By Josh Saunders
A student burns survivor who felt like ‘Frankenstein’s mermaid’ is determined to model again to show others ‘life goes on’.
Taylor Goodman, 23, from Keota, Oklahoma, suffered 42 per cent burns to her body after an explosion that nearly claimed her life.
She believed she was lighting a line of diesel to burn a rubbish pile, but it was in fact gasoline and exploded moments after setting it alight.
In hospital she spent 25 days in the burn’s unit, requiring two blood transfusions, skin grafts over much of her body and then three surgeries to be able to talk again.
The brave medical student battled mobility restrictions caused by her scarring while relearning to walk.
Since then, she has been learning to accept her new appearance, initially believing she looked like a ‘Frankenstein’s monster’ and a ‘mermaid’ due to her ‘scaly skin’.
But over time, she has started to embrace her scarring and the former model now has hopes of posing for shoots to empower other survivors.
Taylor, who is training to become a registered nurse, said: “When I woke-up I was wrapped like a mummy everywhere. I was unable to talk and in so much pain.
“I broke down because I know what I used to look like, and knew I’d never be the same again.
“I couldn’t walk, talk, or use my hands. Physical therapy was so painful, as it was stretching all of my scars.
“I went from being model status, to feeling like Frankenstein’s mermaid.
“I felt like Frankenstein’s mermaid because my legs looked like gory fish scales to me, like snake skin and I felt like a monster.
“My self-esteem was at an all-time low, not being able to do the things I used to and not looking the same.
“I still don’t see myself the same, but I know I can’t change it, so I live with it and yes I will model again to show other burn survivors that life goes on.”
Recalling the horrifying accident, which took place in June last year, Taylor said she was begged to be put to sleep.
She said: “I was doing some yard work. I went to light I brush pile I was told had diesel on it, but it turned out to be gasoline.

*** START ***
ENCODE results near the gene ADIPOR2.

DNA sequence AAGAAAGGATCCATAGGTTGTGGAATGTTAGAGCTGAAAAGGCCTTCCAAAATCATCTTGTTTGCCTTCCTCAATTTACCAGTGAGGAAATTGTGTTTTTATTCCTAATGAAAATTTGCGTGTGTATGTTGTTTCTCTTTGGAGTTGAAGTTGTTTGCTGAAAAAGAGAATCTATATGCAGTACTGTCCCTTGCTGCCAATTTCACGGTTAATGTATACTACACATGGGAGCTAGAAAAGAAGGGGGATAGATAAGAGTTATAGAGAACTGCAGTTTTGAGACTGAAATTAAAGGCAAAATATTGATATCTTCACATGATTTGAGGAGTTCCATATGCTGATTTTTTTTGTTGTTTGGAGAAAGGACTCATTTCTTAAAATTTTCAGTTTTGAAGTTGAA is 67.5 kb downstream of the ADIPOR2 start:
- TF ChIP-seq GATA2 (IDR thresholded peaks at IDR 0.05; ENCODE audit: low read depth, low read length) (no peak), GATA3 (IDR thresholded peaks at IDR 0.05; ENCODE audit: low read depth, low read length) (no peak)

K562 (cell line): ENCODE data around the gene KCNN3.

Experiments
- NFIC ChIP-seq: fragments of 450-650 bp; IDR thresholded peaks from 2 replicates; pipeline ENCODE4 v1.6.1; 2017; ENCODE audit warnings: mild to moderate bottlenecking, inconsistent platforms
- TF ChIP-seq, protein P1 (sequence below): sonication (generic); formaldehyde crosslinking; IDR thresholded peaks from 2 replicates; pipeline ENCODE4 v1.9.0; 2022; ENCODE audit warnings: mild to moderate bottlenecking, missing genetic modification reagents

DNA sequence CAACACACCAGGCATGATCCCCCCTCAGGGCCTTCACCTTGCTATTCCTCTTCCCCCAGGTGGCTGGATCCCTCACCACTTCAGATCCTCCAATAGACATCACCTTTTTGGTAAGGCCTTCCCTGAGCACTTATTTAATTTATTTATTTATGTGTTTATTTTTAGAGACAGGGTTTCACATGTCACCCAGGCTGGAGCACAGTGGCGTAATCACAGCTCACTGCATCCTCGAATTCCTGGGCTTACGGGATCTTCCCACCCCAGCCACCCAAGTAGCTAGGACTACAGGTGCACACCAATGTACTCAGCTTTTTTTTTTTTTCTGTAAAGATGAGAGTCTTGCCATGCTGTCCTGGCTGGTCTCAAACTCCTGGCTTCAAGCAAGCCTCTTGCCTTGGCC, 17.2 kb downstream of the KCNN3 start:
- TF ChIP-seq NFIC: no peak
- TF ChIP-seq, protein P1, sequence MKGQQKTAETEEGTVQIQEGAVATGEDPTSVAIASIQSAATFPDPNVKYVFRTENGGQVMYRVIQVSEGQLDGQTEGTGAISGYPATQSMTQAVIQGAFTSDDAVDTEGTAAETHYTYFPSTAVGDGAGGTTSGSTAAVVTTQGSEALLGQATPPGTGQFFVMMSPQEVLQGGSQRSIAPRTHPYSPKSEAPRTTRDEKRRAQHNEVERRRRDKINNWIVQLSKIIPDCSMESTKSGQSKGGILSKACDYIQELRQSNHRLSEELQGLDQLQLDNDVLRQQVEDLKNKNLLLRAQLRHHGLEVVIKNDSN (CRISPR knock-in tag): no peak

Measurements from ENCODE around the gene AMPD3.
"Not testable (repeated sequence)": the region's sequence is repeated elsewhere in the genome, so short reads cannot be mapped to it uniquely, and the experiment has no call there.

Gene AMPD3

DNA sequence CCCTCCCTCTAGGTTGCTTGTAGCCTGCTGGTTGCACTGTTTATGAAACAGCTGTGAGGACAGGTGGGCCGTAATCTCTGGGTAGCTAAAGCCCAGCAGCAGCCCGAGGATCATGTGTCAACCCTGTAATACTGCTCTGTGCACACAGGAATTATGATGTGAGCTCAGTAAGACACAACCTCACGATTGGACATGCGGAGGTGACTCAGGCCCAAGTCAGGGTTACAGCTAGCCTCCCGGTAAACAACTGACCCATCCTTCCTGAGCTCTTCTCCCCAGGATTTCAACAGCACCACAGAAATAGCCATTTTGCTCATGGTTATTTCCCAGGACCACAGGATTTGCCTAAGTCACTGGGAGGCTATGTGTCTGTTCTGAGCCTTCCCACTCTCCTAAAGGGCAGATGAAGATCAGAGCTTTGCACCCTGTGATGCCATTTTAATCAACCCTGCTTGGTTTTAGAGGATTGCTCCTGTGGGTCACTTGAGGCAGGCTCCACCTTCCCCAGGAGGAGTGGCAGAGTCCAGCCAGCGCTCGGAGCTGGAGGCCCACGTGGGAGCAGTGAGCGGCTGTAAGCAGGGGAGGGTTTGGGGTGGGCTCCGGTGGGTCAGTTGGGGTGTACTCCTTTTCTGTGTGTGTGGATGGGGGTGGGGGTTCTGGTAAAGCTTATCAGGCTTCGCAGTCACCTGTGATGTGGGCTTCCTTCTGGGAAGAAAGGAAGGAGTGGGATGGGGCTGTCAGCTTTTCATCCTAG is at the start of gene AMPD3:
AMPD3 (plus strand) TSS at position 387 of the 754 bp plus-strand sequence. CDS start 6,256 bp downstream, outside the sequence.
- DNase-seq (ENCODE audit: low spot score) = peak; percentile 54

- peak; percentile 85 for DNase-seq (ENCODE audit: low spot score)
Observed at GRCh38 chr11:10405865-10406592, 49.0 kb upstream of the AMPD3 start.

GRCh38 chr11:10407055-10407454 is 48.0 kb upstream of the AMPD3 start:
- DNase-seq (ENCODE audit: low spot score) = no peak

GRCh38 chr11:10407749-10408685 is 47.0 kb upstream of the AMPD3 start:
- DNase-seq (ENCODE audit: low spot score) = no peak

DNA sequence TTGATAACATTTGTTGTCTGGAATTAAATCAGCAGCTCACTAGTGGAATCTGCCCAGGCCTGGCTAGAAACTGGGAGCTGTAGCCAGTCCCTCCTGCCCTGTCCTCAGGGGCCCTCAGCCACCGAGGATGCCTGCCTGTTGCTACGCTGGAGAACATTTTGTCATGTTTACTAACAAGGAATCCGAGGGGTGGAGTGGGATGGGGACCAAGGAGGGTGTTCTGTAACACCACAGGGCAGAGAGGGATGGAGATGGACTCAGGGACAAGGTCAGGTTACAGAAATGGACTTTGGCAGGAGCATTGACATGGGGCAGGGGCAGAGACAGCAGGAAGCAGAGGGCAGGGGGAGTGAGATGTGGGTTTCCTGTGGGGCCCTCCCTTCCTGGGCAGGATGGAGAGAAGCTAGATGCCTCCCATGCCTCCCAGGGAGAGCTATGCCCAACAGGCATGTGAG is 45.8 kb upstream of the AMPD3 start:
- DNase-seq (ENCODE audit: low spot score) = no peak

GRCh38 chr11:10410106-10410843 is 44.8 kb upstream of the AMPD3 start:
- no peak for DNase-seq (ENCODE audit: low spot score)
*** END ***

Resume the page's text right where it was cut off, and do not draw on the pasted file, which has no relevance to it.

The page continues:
“I remember being blown backward and feeling like I was on fire, so I stopped, dropped and rolled.
“Then I still felt like I was on fire, so I rolled again. When I stood up, all I saw was my skin falling off my hand and legs.
“Screaming at the top of my lungs, I ran as fast as I could to the truck to go to the hospital.
“I was screaming in the hospital and doctors were telling me to calm down, because I was scaring the other patient, so I begged them to put me to sleep.
“I remember feeling my face blistering, my lips tightening up, and seeing my hair burnt on the pillow.”
The life-changing accident left her with a combination of third and second degree burns to her face, neck, legs and arms.
Surgeons took skin grafts from her stomach, upper thighs and side to replace the damaged skin.
During her time in hospital she would need three additional surgeries to repair damage caused to her vocal cords to enable her to talk again.
Taylor said: “I was burnt on over 40 per cent of my body – my arms and legs were third degree, and then I had second degree to my face and neck.
“I was told I would lose my legs if I didn’t have skin graft surgeries on them.
“From there, I pushed myself every day in physical therapy so I would not need to have skin released through surgeries.”
Taylor bravely battled through rehabilitation to relearn how to walk and reduce her mobility issues.
While still learning to accept her new appearance, she is positive about the future and hopes to someday inspire others by modelling once again.
Taylor said: “At first, the scarring terrified me, knowing I would never look the same ever again. I used to be a model, and I knew I had lost that hobby.
“But day by day, I see progress slowly but surely. I’ve accepted that I can’t change what happened or speed up time.
“At first I would have break downs everyday about my scars, but I’m slowly starting to accept I can’t change what happened.”